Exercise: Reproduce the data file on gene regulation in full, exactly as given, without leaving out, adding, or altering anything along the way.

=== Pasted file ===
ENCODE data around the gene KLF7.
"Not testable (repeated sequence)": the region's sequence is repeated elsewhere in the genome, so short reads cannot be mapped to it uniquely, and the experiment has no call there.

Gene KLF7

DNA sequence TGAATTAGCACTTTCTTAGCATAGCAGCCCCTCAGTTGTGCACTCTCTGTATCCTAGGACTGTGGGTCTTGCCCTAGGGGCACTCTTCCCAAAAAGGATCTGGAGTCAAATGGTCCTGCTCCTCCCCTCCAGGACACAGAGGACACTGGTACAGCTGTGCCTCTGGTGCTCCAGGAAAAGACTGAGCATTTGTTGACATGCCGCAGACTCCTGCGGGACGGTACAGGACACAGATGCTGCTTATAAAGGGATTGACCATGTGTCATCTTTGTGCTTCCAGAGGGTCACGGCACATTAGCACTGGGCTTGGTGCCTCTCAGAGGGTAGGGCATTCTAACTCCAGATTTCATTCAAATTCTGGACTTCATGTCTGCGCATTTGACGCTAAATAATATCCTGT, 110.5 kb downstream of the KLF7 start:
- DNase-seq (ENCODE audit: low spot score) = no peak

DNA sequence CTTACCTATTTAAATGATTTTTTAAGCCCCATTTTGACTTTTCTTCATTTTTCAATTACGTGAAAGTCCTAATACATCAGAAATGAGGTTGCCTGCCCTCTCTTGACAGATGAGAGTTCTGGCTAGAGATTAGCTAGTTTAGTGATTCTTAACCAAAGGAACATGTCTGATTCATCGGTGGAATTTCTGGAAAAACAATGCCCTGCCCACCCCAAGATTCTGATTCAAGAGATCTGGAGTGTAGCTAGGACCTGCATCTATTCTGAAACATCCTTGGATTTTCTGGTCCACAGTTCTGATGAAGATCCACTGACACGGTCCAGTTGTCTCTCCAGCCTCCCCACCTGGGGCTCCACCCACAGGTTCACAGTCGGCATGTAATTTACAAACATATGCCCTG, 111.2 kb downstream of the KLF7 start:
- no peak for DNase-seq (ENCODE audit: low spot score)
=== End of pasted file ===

ENCODE data around the gene KLF7.
"Not testable (repeated sequence)": the region's sequence is repeated elsewhere in the genome, so short reads cannot be mapped to it uniquely, and the experiment has no call there.

Gene KLF7

DNA sequence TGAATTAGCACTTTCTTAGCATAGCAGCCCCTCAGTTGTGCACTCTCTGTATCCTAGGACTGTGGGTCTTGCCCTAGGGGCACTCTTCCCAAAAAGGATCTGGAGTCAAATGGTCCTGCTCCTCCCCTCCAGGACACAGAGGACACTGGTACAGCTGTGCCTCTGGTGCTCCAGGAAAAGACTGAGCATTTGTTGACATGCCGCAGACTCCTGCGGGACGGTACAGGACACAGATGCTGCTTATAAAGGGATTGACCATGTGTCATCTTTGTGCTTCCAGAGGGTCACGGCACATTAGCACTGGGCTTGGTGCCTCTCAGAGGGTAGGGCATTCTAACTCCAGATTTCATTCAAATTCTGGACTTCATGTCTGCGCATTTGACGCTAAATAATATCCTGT, 110.5 kb downstream of the KLF7 start:
- DNase-seq (ENCODE audit: low spot score) = no peak

DNA sequence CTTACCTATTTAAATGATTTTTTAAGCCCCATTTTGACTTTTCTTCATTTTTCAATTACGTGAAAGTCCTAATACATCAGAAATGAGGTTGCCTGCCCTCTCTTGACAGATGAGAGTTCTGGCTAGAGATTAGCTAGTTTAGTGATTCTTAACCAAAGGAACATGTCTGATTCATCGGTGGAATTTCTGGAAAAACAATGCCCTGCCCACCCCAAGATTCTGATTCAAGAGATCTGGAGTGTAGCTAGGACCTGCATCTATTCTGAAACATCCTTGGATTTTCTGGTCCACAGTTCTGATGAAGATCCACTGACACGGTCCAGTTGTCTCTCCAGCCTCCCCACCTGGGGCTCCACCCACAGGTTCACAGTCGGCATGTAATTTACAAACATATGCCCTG, 111.2 kb downstream of the KLF7 start:
- no peak for DNase-seq (ENCODE audit: low spot score)